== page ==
instability wanes.

Saturday looks to be cooler, but continued mostly cloudy with
chances for showers lingering through at least half of the day.
Latest guidance including the 00Z GFS/ECMWF indicating another
short wave moving through the mean upper level trough during the
day. The best chances for showers lingering into the afternoon
will be across the southern half of the area, which is where the
cold front will continue to slowly push SE. Northern areas
should start to clear out during the afternoon with a drier
north wind developing. With residual low-level moisture and weak
instability, will mention a slight chance of thunder, mainly
across the southeast half of the area. Temps will be cooler
ranging from the lower 70s across the higher terrain to upper
70s/lower 80s in valleys.


Slow moving cold front crossing the region Saturday night may
get further delayed by a wave developing along the front. This
wave may bring clouds to most of the area and some light rain or
showers to our New England zones Saturday night and Sunday.
Temperature forecast for Sunday is tricky as clouds and some
rain would keep temperatures about 10 degrees below normal. For
now have partly to mostly cloudy skies with lows in the 50s and
60s and highs generally in the 70s.

Monday could still have some lingering clouds early as wave
lingers over Gulf of Maine, especially over eastern areas, but
clearing should progress to all areas by later in the day. Lows
mainly in the 50s with highs in the 70s to around 80. Monday
night should be generally fair.

On Tuesday, strong low pressure will be moving through the
western Great Lakes. This system will push a warm front across
the Albany Forecast area with the potential for showers and
thunderstorms. Forecast has chance pops northwest part of area
and slight chance to southeast part of forecast area. Lows
Tuesday in the 50s with highs mainly in the 70s.

The low pressure system will have moved into eastern Canada by
Wednesday and will drag a cold front across the area Tuesday
night and Wednesday bringing additional chances for showers and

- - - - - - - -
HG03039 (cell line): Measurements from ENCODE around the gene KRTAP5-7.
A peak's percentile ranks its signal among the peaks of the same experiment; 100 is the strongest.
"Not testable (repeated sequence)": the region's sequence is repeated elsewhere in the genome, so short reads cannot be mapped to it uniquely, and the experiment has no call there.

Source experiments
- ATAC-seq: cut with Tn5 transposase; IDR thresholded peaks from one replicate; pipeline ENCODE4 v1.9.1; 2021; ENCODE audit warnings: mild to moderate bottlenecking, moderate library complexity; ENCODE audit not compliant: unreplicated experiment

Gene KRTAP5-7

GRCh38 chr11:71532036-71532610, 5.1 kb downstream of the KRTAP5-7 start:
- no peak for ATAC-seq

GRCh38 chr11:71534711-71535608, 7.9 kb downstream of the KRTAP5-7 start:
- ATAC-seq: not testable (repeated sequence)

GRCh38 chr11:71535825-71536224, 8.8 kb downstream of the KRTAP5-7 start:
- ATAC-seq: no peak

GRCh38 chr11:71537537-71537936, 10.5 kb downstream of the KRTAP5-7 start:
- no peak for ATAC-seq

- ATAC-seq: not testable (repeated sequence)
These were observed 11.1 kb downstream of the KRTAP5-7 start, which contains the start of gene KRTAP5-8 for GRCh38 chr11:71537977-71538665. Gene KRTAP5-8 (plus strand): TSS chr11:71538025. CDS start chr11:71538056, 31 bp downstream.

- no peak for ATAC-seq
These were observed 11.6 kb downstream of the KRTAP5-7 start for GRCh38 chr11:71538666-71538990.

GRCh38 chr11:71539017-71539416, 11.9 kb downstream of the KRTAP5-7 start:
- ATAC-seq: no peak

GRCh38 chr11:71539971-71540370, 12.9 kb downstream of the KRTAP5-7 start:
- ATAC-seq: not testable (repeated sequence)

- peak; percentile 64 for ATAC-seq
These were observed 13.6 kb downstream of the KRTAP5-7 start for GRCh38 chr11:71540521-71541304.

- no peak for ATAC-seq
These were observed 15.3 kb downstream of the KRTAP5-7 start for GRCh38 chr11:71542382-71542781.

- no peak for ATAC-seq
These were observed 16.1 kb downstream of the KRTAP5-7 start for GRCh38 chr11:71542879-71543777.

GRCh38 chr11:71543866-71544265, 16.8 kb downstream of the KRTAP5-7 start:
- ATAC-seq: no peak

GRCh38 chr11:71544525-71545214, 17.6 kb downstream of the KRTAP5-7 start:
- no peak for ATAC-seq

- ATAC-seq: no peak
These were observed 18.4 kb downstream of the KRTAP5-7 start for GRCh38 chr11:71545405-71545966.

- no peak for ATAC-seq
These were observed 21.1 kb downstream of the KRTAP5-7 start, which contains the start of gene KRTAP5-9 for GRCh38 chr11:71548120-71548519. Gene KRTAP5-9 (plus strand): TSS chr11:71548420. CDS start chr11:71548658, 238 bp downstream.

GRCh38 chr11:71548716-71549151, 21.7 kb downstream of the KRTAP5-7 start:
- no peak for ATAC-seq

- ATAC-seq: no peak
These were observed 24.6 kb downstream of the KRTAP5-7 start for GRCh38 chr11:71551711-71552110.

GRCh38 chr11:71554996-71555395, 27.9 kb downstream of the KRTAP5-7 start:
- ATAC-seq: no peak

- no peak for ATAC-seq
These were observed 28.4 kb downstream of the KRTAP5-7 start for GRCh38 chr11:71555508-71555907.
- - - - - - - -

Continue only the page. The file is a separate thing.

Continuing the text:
thunderstorms. Lows Wednesday mainly in the 60s with highs in
the 70s to low 80s.


Some patchy MVFR/IFR fog developed overnight in valleys. There
is also a broken low cloud deck, impacting mainly the higher
terrain and KPSF TAF site, at around 2500 ft msl. The mist/fog
should burn off and the lower clouds should lift between 12Z-
14Z, and Mainly VFR conditions are forecast for today into this
evening. Overnight showers are possible after midnight from an
approaching warm front. For now TAFs have VCSH after 07-10Z

The winds will increase from the west to northwest at 5-10 kts
with some gusts to around 20kts by the late morning and
continue into the afternoon. KGFL may have a more north to
northeast breeze at 10 kts or less.


Thursday Night: Moderate Operational Impact. Chance of SHRA...TSRA.
Friday: High Operational Impact. Likely SHRA...TSRA.
Friday Night: High Operational Impact. Likely SHRA...TSRA.
Saturday: Moderate Operational Impact. Chance of SHRA...TSRA.
Saturday Night: No Operational Impact. NO SIG WX.
Sunday: No Operational Impact. NO SIG WX.
Sunday Night: No Operational Impact. NO SIG WX.
Monday: No Operational Impact. NO SIG WX.


An area of high pressure will drift across the region today,
providing dry conditions and above normal temperatures,
especially from the Hudson River Valley eastward. The next
widespread threat of showers and thunderstorms arrives late
night into Friday as a low pressure system approaches from the
Great Lakes. Clouds and showers may linger into Saturday, as the
slow moving low pressure system and a cold front track
southward across the region.


Dry and warm conditions will occur today with high pressure in
control. Then, more unsettled weather is expected from late
tonight through Friday, as another low pressure system moves
across the region. Showers and thunderstorms with locally heavy
rainfall will be possible again Friday afternoon into Friday
evening. WPC continues with a slight risk of excessive rainfall
for Friday.

Showers may linger into Saturday, before high pressure builds in
with a dry stretch of weather expected for Sunday into early next

For details on specific area rivers and lakes, including
observed and forecast river stages and lake elevations, please
visit the Advanced Hydrologic Prediction Service /AHPS/ graphs
on our website.